“Go to him,” he began, lifting her chin. He tried his best smile. “He'll need you,” that didn't sound too bad. And she nodded so she must've agreed. He helped her gather her things as much as he could help, and let her hug him fiercely before she went. She told him they would be back for him the next day, and the glad smile he gave her, he felt.

            Hiro stared at his reflection in the black screen of the television after she was gone, watching his tiny image stir. He called the nurse and asked for coffee, a pad, and a pen, then he wrote until he passed out.

It had stopped raining over night, and his wife and son seemed affected by the better weather. He had been excused from school, and she had taken off the rest of the week. They took a day and had an expensive lunch, and took the long way home. It was a quiet drive, but they were together for the longest time since the previous day at the hospital. The only other time in recent memory was Tammy's last birthday.

They laughed more over the next month and a half, but it seemed that for the tw of them, there was always something hanging over whatever event it was. It got heavier as time went on. Hiro never went back to his work at the lab. He managed to finish the will that he was supposed to have done years previous. Hiro wrote a lot of other important words he'd never get to say.



“Wow. Dusty.” Charles wished he could have the words back; the brief cringe translated his remorse openly, but Hiro wasn't watching. His task was simple enough: look through the house for anything he wanted. His mother would take or give away what was left, but she felt it important to give her son the option first. Charles could not be comfortable anywhere in the dusty study, even filling the space with his own voice seemed not to help, so he fidgeted as quietly as possible. Hiro went through drawers and cabinets numbly. Enough time had passed that he could smirk at his father's meticulous nature. Charles looked at his friend's back, waiting. He opened his mouth to speak as Hiro pushed a drawer closed slowly. Charles picked a different corner of the room to stand in as Hiro moved to put his hands on a small, uneven stack of dusty papers. He held it there for a moment, and then lifted one from atop another. It was mechanical, but he did it slowly.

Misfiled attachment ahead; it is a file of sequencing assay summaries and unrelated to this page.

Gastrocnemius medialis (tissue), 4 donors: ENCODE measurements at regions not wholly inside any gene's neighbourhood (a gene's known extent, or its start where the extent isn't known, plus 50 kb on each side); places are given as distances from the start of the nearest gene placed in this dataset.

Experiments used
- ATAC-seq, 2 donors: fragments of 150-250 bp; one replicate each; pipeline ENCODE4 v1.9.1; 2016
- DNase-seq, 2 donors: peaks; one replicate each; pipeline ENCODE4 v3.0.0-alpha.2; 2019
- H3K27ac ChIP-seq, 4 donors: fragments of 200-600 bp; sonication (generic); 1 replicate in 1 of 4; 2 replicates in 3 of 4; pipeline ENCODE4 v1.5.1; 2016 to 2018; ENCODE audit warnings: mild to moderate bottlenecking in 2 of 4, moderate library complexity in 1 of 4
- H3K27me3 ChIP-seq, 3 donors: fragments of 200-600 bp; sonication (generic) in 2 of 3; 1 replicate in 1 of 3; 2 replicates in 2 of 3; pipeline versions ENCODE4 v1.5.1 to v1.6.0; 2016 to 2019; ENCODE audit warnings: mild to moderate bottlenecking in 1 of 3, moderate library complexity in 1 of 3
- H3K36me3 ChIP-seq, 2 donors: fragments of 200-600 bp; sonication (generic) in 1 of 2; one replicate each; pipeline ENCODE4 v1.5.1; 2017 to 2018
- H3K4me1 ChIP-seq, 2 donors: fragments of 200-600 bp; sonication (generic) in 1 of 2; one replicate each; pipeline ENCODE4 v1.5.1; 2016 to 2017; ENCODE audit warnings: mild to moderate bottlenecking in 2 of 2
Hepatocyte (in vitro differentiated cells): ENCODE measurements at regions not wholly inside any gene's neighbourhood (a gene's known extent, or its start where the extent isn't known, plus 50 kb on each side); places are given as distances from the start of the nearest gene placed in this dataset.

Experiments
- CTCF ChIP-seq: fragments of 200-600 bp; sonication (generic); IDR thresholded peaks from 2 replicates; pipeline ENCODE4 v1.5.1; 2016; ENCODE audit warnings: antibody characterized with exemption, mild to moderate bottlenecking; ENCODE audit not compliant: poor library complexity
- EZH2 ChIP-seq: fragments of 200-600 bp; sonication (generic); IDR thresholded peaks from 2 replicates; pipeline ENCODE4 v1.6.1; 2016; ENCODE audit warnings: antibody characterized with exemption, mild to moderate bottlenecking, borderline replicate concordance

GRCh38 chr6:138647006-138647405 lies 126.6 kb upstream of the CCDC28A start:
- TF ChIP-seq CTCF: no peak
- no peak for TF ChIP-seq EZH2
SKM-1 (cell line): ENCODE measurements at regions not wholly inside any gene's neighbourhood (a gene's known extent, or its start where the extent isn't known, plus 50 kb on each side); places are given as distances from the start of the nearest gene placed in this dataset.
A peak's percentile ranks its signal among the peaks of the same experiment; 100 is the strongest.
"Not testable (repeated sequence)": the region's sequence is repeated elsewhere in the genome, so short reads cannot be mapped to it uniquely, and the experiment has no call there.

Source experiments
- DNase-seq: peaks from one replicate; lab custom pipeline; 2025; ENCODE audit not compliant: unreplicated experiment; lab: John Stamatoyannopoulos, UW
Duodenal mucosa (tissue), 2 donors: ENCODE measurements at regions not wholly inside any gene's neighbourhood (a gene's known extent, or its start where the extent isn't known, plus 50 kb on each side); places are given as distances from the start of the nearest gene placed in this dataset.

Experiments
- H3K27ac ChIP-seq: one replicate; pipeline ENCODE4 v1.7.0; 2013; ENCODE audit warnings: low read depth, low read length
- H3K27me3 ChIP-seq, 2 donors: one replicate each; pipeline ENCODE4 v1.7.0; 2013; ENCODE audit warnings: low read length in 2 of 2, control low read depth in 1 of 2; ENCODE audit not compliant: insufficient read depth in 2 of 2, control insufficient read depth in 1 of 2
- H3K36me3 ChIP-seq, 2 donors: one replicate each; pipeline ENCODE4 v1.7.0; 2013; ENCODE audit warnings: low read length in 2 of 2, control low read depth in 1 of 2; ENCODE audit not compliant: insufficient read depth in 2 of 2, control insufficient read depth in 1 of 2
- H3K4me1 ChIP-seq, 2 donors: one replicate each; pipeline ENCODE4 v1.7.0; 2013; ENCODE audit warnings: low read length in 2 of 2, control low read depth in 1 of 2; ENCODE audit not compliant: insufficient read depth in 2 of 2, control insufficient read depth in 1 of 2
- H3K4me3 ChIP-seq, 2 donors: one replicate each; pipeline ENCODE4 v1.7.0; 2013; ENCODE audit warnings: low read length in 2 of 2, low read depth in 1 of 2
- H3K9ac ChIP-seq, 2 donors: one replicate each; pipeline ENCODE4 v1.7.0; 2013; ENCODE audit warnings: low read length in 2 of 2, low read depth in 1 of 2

He stopped when he got to a thin legal pad filled with scribbled writing. Hiro slid a hand slowly beneath the pad and lifted it with care off the stack. He scanned the words written in the familiar hand; it looked a lot like his, like a doctor's. Hiro stood there for a long while, and then walked nearer the chair as if he would sit, but stopped at the trash can, and let it fall from his hand into the waste basket. He wiped the dust off on the back of his pant leg. He looked across the room at Charles as if in thought.

            “I'm done here.”